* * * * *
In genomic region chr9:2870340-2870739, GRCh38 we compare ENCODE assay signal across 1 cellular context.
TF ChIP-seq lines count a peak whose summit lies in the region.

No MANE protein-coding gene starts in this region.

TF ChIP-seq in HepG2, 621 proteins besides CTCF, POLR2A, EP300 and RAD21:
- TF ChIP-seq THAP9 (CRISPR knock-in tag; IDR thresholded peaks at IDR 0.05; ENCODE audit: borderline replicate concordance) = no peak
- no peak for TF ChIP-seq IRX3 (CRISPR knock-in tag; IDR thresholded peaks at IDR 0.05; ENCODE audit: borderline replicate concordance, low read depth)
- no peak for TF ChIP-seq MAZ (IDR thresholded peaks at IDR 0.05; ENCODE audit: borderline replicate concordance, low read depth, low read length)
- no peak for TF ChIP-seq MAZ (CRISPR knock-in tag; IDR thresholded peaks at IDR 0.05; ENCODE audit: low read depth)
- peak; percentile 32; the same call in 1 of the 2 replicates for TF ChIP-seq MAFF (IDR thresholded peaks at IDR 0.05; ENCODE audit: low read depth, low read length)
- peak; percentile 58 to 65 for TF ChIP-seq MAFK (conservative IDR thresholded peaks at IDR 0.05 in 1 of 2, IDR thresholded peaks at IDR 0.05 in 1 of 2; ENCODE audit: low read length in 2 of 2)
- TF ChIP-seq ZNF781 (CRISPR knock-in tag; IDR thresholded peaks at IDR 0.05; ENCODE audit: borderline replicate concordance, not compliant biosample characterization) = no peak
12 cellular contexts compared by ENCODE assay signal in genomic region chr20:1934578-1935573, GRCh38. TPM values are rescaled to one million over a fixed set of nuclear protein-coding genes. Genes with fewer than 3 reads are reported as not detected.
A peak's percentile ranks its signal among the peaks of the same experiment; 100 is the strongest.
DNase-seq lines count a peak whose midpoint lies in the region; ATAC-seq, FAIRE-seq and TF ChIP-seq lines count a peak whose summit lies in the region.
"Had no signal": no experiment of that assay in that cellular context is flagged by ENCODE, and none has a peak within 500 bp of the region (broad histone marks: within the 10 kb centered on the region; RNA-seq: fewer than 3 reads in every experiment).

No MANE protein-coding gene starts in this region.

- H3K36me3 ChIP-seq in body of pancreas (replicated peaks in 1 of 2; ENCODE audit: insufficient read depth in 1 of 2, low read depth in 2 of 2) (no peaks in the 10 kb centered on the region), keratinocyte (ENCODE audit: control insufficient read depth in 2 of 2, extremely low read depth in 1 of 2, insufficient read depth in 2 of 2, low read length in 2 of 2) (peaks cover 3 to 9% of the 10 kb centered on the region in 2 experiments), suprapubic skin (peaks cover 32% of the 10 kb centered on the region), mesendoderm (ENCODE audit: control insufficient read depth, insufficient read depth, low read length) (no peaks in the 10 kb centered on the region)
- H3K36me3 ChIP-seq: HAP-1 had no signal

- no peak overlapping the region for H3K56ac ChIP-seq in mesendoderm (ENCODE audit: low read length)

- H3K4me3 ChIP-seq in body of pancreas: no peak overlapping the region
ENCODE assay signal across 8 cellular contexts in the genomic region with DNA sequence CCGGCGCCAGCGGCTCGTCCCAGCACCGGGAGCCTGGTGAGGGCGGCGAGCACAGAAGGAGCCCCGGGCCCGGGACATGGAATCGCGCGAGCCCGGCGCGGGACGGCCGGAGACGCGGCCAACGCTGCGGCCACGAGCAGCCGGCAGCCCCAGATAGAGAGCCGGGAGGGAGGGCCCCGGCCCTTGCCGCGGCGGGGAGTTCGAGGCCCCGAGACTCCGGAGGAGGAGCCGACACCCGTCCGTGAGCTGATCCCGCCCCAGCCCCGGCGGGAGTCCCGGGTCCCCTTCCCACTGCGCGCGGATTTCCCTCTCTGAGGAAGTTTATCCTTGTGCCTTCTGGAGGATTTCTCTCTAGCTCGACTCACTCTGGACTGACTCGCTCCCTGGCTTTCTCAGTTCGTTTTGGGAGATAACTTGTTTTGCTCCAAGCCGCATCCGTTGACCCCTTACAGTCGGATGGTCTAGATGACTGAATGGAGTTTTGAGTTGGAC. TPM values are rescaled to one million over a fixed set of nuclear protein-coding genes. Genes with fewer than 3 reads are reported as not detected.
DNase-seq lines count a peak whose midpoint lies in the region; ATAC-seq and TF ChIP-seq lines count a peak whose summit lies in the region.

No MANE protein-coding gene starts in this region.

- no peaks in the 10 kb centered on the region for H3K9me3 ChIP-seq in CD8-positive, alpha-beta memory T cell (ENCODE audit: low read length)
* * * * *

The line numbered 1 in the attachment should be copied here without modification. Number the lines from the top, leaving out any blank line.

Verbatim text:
In genomic region chr9:2870340-2870739, GRCh38 we compare ENCODE assay signal across 1 cellular context.